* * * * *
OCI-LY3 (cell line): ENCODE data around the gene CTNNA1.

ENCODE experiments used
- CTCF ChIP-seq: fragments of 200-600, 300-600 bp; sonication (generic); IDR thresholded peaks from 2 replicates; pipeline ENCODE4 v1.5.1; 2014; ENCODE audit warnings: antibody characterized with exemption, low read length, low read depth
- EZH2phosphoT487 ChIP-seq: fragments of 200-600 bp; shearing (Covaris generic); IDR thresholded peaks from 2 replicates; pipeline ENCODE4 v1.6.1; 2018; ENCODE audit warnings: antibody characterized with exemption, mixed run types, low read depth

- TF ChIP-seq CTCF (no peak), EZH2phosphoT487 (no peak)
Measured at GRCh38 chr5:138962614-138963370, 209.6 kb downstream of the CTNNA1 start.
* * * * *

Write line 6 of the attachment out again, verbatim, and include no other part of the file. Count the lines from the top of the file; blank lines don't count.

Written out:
Measured at GRCh38 chr5:138962614-138963370, 209.6 kb downstream of the CTNNA1 start.